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There is a validate specifier that can be directly used on the association (see at this Rails Guide and also a validates_associated (see 3.2 at that Rails Guide). Where do both differ?

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1 Answer 1

They both validate the associated model(s).

The difference is that the first is an option on the association (e.g. belongs_to, has_many, etc). E.g. you define the 'act of validation' in your association.

In a classic "Author has many Books" example, say you enable belongs_to :author, :validate => true on the Book model. Every time you validate a Book model, the associated Author must also be valid.

The other is a separate validates rule you can add to your other validations. So, in this case you enable the validation of an associated object together with other validation rules.

This can work the other way around. In Author: has_many :books ; validates_associated :books. When you validate the Author object, all books are validated as well.

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To use validates_associated without double-validating, you'd have to explicitly turn off :validate on the association. I'm still wondering why validates_associated exists if it does the same thing as the default. Any ideas? –  Brian Deterling May 13 '11 at 15:53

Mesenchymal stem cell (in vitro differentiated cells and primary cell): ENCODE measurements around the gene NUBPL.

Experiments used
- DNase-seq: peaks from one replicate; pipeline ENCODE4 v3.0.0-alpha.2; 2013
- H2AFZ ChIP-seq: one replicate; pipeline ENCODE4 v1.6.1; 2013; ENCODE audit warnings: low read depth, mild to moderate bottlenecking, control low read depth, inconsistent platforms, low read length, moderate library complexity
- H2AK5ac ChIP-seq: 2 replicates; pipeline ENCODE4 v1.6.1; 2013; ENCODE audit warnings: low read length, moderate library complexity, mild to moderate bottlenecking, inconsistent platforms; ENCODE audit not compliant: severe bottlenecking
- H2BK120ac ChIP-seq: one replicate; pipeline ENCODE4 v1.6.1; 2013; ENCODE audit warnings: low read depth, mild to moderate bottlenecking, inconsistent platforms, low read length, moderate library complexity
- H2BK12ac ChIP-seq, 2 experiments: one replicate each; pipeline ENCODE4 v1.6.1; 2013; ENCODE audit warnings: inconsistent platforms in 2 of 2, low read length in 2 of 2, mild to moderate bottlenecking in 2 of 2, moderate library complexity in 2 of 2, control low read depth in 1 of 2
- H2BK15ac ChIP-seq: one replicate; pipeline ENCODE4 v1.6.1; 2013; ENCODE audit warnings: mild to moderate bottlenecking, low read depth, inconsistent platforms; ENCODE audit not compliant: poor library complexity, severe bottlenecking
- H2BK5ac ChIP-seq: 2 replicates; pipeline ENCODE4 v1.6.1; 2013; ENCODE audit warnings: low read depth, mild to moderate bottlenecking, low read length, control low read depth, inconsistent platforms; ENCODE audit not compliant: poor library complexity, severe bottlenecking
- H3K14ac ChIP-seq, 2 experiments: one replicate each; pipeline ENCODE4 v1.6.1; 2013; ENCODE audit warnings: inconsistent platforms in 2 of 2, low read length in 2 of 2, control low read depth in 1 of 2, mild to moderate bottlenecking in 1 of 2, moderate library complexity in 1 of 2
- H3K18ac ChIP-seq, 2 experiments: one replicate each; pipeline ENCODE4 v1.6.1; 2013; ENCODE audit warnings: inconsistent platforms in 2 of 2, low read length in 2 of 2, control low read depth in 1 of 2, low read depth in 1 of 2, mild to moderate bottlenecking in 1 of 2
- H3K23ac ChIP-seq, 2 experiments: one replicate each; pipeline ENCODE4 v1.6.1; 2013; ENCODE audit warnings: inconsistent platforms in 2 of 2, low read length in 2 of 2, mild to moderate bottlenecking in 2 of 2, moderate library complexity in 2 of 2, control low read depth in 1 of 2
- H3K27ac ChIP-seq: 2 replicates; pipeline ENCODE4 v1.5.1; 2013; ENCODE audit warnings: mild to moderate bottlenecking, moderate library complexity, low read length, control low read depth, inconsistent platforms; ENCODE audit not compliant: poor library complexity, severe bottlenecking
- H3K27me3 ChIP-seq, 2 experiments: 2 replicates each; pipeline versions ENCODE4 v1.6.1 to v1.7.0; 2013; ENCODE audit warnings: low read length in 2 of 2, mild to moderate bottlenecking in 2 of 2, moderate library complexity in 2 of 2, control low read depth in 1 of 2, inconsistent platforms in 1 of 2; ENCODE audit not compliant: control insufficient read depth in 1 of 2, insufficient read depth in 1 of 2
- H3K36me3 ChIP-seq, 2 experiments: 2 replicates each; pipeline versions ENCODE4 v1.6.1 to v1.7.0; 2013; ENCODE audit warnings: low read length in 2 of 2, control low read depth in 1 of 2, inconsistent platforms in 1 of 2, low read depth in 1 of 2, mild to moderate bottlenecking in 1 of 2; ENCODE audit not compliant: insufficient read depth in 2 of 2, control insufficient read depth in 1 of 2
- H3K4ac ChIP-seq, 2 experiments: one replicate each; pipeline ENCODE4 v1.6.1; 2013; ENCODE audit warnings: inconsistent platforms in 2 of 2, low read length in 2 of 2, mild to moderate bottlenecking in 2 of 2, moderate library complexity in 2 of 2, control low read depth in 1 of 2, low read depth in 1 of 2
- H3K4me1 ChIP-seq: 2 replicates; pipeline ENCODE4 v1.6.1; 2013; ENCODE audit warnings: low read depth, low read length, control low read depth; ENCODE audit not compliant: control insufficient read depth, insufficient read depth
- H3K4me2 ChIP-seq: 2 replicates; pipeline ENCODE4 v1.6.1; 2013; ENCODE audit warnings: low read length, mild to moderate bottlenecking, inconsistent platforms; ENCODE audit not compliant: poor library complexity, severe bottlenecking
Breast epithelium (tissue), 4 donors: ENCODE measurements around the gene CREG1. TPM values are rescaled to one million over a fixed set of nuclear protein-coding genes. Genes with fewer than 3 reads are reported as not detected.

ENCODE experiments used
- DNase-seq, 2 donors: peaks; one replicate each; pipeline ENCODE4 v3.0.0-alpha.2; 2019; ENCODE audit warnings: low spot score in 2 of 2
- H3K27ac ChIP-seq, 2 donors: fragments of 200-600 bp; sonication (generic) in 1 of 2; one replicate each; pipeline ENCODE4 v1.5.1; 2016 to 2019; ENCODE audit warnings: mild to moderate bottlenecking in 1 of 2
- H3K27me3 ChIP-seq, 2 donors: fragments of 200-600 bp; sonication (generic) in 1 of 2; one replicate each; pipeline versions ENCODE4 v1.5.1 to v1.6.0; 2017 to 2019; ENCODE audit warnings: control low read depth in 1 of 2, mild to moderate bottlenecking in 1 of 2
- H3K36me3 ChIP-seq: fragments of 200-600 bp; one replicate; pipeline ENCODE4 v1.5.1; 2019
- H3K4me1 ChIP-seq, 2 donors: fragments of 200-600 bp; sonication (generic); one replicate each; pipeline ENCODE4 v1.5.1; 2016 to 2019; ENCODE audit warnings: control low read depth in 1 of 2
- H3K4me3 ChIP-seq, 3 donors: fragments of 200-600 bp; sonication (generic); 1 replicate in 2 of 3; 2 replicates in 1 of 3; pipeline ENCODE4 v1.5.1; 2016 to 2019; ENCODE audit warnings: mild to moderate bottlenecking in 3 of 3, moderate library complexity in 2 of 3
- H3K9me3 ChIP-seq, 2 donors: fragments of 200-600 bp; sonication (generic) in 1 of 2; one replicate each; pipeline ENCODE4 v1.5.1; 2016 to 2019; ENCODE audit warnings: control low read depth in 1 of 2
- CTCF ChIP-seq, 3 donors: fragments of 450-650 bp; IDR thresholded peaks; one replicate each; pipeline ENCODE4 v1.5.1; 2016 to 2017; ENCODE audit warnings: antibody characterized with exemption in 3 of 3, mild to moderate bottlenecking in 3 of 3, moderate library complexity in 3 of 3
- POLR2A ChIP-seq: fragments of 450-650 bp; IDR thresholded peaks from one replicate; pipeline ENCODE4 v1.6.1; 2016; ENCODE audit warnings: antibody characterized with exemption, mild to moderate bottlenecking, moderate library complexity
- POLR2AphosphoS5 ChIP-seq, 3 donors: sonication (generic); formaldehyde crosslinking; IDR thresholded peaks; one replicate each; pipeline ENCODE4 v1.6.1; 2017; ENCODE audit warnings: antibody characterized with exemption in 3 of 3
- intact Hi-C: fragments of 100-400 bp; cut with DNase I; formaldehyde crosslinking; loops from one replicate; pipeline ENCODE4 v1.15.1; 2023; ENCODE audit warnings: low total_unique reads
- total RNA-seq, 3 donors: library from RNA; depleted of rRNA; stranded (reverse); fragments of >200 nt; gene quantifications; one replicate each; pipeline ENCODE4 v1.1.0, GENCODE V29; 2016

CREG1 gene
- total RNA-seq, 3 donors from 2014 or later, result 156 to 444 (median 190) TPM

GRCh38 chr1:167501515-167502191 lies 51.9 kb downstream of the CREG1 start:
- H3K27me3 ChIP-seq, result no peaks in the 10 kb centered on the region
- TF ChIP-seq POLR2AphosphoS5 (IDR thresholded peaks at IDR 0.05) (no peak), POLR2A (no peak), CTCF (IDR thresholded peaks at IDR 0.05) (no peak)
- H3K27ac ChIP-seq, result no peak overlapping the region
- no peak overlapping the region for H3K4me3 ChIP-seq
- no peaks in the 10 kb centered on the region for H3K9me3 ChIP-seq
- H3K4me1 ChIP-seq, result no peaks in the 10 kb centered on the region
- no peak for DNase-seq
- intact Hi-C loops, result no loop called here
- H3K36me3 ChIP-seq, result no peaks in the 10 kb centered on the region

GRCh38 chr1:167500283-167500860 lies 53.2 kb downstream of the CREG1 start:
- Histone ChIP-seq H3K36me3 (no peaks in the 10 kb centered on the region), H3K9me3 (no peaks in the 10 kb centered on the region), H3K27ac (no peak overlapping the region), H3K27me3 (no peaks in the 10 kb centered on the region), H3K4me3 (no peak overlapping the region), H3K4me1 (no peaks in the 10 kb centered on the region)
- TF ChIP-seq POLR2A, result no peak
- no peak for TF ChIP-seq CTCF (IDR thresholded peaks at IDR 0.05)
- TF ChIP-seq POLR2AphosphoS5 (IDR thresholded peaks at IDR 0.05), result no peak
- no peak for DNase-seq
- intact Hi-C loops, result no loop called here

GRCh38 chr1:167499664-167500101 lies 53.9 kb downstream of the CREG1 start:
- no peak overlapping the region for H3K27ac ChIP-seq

I have exactly the same question as @zardox but I'm not sure this really answers it. Could you explain what the actual difference is between the two methods other than the position at which they're declared. Are you suggesting that in the first instance, the book actually creates a validation backpressure up to author and forces the author to be invalid if the book is invalid? This doesn't seem very encapsulated. –  Peter Nixey Jun 18 '11 at 10:51
I'm still confused, too. What's the difference between has_many :books, :validate => true and has_many :books ; validates_associated :books ?? (Your description of the difference makes them sound like they are the same, which is the opposite of explaining how they are different.) –  Tyler Rick Dec 29 '11 at 19:19
Tyler, it appears that the primary differences on the has_many between using the :validate option or using the separate validates_associated method is that :validate allows you to disable validations on a has_many association (according to the docuemenation it's true by default on has_many) while validates_associated has a variety of options (:unless, :if, :on (context)) that are not available to the inline :validate option. –  GSP Sep 6 '12 at 21:14
Thinking about this question too. Here is described difference. stackoverflow.com/questions/6395506/… but i didn't check yet this. –  woto Sep 13 '13 at 16:57

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